Whether you are looking to become an entrepreneur or you are already one, you should be aware of the benefits that come from a purposeful, goal-oriented networking.
If you are one who likes staying inside your comfort zone, it’s time for you to forget that feeling. Recent studies say that being proactive at events and branching out to make new contacts mean improved prospects for innovation, capitalization, and talent. In other words, you have to come out of your shell.
For some time now, entrepreneurs have tried to leverage technology to hack the networking game. But no single technology will ever be able to match the power of in-person relationship building, no matter how increasingly digital an environment we live in.
Nevertheless, technology does help make the ride smoother to reach the heart of what networking is all about: forging seamless interactions that can lead to new, often lucrative, possibilities.
This is what lies at the core of a new Jordanian startup called Wekard.
As an organizer of several conferences and an attendee of hundreds of them, entrepreneur Danyah Shaheen knew the challenges from both sides of the coin.
As an attendee, she found that mingling in a room full of strangers, and finding the right people to approach, is just not everyone’s cup of tea.
“Networking is one of the cornerstones of the entrepreneurial process,” Shaheen said in a conversation with Inc. Arabia.
“Having good communication skills and a strong presence are etiquette necessities for building relationships with peers who belong to different age groups, nationalities and fields of interest.”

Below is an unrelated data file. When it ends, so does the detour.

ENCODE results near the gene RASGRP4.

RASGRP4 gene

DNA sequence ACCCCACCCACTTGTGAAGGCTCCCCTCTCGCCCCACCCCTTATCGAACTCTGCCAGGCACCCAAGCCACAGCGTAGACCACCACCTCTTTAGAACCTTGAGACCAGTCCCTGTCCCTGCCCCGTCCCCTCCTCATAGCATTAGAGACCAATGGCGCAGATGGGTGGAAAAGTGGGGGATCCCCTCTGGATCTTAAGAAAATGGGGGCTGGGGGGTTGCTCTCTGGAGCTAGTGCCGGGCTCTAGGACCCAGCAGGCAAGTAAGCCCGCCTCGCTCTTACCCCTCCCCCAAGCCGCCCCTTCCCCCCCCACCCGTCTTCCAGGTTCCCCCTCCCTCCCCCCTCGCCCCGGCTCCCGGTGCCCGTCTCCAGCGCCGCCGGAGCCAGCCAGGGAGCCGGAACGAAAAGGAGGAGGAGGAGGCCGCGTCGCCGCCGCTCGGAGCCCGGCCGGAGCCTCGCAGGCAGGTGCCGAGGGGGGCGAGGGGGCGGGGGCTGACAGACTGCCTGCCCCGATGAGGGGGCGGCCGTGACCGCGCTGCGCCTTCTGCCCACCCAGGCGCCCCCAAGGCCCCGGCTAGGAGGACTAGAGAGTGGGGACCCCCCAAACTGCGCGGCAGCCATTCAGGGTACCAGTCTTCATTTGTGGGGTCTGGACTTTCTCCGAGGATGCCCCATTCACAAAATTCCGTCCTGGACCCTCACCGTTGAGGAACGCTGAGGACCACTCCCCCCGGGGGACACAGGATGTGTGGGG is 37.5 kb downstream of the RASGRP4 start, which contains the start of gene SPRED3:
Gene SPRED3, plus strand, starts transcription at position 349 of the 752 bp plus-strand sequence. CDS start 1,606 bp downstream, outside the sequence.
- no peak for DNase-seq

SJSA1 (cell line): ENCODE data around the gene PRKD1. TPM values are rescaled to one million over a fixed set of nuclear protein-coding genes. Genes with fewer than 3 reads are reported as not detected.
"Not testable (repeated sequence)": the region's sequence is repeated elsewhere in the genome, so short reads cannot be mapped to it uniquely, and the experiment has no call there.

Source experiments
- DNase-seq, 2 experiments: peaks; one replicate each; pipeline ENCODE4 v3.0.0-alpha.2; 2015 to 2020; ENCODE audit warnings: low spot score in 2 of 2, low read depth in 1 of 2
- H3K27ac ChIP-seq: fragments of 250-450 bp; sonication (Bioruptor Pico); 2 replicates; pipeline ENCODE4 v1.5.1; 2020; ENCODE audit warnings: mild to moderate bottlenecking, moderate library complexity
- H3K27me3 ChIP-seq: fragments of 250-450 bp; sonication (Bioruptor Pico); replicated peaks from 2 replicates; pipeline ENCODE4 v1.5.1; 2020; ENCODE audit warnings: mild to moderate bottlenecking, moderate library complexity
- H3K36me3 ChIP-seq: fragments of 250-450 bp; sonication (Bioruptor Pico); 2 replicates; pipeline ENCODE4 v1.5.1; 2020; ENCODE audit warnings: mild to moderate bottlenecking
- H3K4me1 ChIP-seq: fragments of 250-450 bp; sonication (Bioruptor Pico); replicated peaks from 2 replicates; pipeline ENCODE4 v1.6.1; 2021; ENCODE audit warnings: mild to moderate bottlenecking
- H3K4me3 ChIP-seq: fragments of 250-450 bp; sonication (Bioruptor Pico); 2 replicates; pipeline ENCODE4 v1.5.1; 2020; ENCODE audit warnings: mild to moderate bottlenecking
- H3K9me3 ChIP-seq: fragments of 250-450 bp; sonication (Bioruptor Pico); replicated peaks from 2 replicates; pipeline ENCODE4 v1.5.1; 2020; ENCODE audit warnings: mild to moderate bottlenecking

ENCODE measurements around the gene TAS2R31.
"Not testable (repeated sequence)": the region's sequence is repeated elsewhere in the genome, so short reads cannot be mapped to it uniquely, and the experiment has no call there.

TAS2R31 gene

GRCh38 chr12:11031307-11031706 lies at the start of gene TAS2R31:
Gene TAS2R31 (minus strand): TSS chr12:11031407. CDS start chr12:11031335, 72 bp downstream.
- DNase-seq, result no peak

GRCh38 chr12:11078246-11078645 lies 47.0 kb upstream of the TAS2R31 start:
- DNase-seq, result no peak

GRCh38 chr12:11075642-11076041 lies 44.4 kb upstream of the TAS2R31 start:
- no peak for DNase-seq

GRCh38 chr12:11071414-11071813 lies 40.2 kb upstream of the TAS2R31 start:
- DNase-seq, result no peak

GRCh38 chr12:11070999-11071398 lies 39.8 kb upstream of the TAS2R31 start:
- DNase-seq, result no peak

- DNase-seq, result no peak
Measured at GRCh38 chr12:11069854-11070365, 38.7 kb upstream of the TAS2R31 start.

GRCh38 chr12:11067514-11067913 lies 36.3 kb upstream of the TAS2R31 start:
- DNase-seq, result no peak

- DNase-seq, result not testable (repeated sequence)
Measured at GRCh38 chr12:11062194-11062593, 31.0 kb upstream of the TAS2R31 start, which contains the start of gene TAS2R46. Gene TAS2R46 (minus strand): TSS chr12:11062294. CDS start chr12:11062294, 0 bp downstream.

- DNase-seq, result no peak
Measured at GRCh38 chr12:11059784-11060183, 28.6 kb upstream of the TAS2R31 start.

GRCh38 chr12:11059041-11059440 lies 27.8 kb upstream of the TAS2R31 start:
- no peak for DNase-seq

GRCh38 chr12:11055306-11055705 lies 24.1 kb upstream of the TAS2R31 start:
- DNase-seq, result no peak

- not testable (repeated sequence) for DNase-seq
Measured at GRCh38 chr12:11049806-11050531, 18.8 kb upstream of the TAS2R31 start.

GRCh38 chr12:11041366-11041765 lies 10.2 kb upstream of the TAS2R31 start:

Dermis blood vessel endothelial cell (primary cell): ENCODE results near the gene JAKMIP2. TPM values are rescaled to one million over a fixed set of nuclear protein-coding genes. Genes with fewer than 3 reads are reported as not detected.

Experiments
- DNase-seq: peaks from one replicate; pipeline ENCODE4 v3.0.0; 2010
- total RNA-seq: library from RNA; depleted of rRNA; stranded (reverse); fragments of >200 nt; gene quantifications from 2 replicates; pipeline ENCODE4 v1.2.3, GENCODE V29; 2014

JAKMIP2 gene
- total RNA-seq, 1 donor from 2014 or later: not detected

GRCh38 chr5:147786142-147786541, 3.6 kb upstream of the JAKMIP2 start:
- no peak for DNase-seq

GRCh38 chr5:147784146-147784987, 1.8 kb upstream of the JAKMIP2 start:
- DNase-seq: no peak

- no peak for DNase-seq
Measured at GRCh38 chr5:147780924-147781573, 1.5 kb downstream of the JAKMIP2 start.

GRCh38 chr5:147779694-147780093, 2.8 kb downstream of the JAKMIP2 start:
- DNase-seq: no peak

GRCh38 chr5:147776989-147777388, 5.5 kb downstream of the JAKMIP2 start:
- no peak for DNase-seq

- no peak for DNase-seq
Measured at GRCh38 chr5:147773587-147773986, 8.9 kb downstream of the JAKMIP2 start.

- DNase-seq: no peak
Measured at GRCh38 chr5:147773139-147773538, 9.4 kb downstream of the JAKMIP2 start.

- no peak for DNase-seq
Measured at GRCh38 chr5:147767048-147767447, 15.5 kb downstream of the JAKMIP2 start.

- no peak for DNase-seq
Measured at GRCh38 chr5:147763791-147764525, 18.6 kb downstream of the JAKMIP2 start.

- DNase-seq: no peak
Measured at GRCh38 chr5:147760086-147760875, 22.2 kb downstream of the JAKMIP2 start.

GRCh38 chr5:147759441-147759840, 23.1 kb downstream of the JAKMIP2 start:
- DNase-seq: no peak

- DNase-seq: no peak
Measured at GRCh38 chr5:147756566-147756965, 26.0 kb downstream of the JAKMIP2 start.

With a layout appealing to the tech-savvy, Wekard wants Arab millennials to stay updated on the latest must-go conferences happening in a number of cities, filtered by their field of interest.
By showcasing the profiles of each event attendee, it lets like-minded people get together and interact, network via messages, and set up meetings later on.
“The thing is that very few of us are naturally able to engage with multiple people in meaningful ways at such events and to establish relationships that can be mutually beneficial and last long. But that’s a move worth investments of time and money,” she argued.
There was a considerable personal incentive, too.
“Being an introvert, I needed a source of support to help me learn new things about people before exposing my product. A tool that could also allow me to set up a post-conference meeting with investors.”
The timing for such app may be just right, considering that the industry is growing at a steady pace.
In Jordan, revenue from the Meetings, Incentives, Conferences, and Events (MICE) business is around $50 million, which accounts for 1.7 % of the country’s total tourism revenue, in turn, 14% of the country’s GDP.
She added: “Just take Saudi Arabia, and see how a number of conferences and exhibitions has contributed to increasing the industry revenue within the country.”
A former worker in the development sector, Shaheen has added an altruistic layer to her project—she makes sure that a percentage of her annual revenue from Wekard goes to the refugee community.
“The region has suffered the most from wars, and part of our endeavors must be focused on finding solutions that address the social and give back.”